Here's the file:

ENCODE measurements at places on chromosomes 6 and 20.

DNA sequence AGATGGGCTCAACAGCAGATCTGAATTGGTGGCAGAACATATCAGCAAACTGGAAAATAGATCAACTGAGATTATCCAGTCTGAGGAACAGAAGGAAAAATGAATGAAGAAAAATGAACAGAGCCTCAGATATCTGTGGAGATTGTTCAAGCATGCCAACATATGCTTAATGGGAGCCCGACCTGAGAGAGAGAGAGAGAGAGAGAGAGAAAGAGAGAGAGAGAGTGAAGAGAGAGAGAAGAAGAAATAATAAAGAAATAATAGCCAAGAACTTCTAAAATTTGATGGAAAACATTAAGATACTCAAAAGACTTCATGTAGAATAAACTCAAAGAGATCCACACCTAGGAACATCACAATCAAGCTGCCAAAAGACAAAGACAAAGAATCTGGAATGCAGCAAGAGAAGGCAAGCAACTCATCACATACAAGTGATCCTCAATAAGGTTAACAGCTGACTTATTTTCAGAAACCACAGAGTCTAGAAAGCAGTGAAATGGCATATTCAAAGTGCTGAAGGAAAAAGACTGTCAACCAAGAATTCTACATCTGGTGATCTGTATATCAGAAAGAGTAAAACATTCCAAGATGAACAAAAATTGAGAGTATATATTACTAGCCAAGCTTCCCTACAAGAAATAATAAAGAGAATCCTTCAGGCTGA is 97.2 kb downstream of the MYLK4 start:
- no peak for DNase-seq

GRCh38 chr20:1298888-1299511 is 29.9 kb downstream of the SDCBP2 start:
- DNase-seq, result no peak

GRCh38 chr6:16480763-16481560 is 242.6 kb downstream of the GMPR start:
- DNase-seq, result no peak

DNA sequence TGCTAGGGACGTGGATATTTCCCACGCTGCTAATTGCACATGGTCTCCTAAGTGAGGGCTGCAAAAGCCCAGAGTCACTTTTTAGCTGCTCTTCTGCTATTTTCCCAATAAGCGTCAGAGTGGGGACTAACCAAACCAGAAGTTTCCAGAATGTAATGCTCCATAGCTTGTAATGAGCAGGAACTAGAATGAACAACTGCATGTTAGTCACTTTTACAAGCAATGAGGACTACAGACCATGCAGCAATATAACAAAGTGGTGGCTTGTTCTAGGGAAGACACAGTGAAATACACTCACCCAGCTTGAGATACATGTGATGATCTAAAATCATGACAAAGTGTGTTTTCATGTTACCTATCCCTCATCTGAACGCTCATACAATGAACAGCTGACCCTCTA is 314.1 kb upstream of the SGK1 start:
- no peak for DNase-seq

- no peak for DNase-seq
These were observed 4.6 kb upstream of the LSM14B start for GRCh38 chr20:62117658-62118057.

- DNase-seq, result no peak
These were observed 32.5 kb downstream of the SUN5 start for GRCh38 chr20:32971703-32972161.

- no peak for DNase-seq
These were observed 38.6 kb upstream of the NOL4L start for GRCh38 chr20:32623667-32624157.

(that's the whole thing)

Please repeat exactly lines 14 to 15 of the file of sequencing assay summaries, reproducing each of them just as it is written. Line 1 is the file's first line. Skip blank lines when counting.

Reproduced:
- no peak for DNase-seq
These were observed 38.6 kb upstream of the NOL4L start for GRCh38 chr20:32623667-32624157.